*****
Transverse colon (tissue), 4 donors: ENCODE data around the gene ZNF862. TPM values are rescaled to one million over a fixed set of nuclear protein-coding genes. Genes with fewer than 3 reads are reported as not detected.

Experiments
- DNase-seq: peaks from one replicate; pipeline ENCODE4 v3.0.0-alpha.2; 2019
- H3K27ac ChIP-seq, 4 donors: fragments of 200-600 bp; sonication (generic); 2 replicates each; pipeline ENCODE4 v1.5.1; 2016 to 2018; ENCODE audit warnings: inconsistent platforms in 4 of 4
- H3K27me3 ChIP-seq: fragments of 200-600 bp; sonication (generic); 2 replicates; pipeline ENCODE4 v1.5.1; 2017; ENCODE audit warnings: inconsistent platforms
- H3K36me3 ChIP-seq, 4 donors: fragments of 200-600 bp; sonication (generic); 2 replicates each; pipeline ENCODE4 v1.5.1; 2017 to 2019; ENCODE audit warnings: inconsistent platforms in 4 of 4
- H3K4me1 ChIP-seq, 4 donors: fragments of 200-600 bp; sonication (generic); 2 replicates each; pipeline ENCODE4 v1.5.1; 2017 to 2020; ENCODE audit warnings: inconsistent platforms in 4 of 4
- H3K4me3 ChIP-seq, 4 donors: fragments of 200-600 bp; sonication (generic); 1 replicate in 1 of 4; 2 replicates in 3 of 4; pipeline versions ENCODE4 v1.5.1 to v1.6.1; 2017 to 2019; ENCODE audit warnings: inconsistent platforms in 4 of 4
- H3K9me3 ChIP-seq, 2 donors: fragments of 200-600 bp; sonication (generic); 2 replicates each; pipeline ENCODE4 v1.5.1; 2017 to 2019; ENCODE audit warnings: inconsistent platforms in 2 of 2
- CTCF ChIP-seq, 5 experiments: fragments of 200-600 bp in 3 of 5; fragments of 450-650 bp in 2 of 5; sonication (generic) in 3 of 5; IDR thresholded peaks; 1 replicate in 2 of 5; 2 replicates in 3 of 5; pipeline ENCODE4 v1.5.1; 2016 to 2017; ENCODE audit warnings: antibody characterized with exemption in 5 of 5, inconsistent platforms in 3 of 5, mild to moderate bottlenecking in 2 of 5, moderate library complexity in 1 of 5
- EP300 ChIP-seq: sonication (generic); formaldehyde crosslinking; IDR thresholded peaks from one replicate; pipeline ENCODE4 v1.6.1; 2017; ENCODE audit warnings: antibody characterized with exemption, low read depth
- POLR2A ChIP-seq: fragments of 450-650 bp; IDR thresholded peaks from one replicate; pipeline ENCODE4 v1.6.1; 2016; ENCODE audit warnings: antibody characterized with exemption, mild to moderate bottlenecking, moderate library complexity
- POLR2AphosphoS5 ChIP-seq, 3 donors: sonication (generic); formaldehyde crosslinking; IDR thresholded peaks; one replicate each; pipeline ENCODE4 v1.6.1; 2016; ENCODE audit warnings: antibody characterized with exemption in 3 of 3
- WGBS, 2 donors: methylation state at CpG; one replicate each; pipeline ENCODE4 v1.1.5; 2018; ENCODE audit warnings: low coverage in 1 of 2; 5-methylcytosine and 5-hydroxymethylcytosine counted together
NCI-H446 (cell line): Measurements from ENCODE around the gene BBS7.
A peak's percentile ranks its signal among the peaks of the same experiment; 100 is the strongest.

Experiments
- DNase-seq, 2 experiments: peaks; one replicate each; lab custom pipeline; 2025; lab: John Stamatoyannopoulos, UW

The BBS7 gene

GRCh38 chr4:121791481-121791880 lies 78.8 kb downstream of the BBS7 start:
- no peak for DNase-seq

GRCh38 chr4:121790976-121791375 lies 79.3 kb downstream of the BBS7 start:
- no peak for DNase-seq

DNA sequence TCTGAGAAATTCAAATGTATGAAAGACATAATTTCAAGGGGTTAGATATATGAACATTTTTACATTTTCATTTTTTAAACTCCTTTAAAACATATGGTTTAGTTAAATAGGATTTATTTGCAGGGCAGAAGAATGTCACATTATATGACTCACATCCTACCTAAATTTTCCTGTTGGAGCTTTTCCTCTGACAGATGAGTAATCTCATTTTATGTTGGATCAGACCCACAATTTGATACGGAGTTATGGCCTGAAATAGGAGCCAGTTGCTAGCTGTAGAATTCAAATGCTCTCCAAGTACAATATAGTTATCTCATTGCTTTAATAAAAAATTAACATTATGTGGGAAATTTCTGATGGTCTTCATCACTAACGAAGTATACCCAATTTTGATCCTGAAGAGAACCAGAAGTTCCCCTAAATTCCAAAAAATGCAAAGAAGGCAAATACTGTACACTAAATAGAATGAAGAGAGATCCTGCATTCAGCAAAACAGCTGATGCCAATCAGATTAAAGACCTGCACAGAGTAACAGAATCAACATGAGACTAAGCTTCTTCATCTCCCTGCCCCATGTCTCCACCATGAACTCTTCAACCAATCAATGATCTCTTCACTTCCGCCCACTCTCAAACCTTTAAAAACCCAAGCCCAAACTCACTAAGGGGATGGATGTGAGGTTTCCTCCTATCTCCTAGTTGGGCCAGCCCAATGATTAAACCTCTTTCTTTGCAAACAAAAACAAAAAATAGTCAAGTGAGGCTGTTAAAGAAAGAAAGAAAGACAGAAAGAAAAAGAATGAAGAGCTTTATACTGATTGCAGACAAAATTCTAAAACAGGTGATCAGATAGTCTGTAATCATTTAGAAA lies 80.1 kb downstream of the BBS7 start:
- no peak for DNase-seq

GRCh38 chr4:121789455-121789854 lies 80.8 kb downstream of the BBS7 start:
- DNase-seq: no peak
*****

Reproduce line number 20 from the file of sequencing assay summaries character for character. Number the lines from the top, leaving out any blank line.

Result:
GRCh38 chr4:121791481-121791880 lies 78.8 kb downstream of the BBS7 start: